E.10.1 Acute and Long Term Harm

Overweight and obesity are defined as abnormal or excessive fat accumulation that presents a risk to health. A body mass index (BMI) over 25 is considered overweight, and over 30 is obese[1].

The health risks of being obese are well documented and include[2]

  • All-causes of death (mortality)
  • High blood pressure (Hypertension)
  • High LDL cholesterol, low HDL cholesterol, or high levels of triglycerides (Dyslipidemia)
  • Type 2 diabetes
  • Coronary heart disease
  • Stroke
  • Gallbladder disease
  • Osteoarthritis (a breakdown of cartilage and bone within a joint)
  • Sleep apnea and breathing problems
  • Many types of cancer
  • Low quality of life
  • Mental illness such as clinical depression, anxiety, and other mental disorders4,5
  • Body pain and difficulty with physical functioning

E.10.2 Risk assessment

Similar principles apply to these as for other health risks. The ‘Guidelines on the Medical Examination of Seafarers’[3] state that BMI should be used as an indicator for further assessment, and this must include physical capability testing relevant to the position and job tasks to be performed on board. Examples include

  • Handling mooring cables and fuel lines, especially dragging them and other manual handling tasks
  • Entry and movement through narrow confined spaces
  • Accessing all areas of the ship with breathing apparatus as part of the firefighting team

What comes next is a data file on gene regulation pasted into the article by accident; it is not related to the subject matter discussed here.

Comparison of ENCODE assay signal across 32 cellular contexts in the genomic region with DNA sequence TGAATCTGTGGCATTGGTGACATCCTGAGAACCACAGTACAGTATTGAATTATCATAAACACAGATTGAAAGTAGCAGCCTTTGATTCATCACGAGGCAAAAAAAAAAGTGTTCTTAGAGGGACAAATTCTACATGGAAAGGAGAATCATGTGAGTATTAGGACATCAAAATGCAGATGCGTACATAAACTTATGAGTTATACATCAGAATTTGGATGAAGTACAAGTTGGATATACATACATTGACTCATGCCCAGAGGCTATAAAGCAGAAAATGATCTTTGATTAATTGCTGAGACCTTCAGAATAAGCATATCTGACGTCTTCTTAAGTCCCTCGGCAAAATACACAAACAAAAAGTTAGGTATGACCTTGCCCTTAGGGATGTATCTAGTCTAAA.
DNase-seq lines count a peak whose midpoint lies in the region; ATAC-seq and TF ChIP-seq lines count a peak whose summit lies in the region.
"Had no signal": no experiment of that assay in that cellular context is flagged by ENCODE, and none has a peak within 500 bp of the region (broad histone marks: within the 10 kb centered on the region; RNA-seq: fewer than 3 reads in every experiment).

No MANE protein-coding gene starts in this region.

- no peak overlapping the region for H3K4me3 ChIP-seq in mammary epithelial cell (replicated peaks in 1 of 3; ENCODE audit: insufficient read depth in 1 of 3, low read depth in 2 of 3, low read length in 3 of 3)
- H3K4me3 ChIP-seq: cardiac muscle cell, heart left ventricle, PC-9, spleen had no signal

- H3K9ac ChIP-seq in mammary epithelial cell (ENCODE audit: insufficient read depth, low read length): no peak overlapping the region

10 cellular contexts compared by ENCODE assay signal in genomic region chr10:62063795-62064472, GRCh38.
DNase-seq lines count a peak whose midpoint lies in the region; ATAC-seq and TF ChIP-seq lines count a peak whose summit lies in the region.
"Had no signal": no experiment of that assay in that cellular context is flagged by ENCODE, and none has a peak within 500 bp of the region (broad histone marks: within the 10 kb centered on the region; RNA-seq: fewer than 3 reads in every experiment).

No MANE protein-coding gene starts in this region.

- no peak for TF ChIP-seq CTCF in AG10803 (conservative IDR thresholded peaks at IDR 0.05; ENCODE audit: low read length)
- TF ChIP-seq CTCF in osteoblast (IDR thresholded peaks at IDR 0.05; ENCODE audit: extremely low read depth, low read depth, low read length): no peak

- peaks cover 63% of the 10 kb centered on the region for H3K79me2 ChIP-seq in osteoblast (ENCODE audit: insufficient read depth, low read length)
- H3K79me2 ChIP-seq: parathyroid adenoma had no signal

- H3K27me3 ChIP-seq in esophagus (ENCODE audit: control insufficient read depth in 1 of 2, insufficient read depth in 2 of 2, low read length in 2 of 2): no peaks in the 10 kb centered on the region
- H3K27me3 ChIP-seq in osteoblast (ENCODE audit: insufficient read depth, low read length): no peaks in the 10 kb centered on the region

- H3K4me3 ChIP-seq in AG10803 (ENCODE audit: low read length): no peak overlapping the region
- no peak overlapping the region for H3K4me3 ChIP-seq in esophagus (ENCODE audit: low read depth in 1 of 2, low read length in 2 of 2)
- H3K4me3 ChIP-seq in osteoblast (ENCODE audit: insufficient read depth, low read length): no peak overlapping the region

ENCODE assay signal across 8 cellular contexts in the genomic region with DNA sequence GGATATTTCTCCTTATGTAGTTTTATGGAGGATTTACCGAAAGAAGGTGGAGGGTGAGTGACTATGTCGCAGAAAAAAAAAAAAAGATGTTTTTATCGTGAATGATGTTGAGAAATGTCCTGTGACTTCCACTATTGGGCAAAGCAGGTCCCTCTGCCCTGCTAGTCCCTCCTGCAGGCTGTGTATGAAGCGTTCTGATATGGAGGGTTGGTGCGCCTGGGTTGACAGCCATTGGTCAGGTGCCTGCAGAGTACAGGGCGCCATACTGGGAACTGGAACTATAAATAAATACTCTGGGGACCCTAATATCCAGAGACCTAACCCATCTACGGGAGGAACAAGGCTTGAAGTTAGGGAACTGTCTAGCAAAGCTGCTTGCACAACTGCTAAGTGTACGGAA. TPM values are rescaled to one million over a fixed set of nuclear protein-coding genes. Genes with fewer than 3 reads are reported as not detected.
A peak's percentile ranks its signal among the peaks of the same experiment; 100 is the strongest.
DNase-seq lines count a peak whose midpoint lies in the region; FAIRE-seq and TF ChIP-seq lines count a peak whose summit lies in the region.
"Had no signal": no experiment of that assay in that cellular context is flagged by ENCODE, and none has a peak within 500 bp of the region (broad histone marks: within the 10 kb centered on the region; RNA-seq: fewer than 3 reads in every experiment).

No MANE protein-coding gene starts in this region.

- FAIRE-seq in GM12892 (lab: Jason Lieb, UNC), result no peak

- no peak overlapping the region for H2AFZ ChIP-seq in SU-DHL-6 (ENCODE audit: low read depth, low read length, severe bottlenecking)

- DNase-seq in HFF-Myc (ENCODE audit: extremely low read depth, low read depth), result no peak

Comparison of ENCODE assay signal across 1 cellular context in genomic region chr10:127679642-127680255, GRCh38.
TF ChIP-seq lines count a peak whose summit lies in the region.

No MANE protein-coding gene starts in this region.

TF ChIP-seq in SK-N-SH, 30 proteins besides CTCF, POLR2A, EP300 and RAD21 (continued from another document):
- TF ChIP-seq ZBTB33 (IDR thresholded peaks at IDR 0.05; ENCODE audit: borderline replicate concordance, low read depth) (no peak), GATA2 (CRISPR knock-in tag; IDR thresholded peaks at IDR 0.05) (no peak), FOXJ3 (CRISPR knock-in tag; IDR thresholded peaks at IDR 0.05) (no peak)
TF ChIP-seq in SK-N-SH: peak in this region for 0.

In addition, the increased likelihood of a medical incident associated with the conditions listed above must be calculated. This will not only include being overweight or obese but other risk factors such as the known presence of diabetes etc.

E.10.3 Risk management

Appropriate risk assessment at PEME should identify those seafarers thought to have a higher than acceptable likelihood of a medical incident over the next 2 years and the consequences of such an event based on factors including the seafarer’s position on board, trade routes, medical care available on board etc. In addition the seafarer needs to have the physical capabilities to perform routine and emergency duties. If the risk is not acceptable, with or without mitigating measures, the seafarer should not be given a medical certificate and an appropriate management plan should be instigated to encourage weight loss and an increase in fitness.

All seafarers on board, obese or not, should have access to an appropriate diet, exercise facilities and health promotion advice on these topics. Good collaboration between shore side management and cooks, purchasers etc is essential.


[1] Accessed November 14th 2021

[2] Accessed November 14th 2021

[3] Accessed November 14th 2021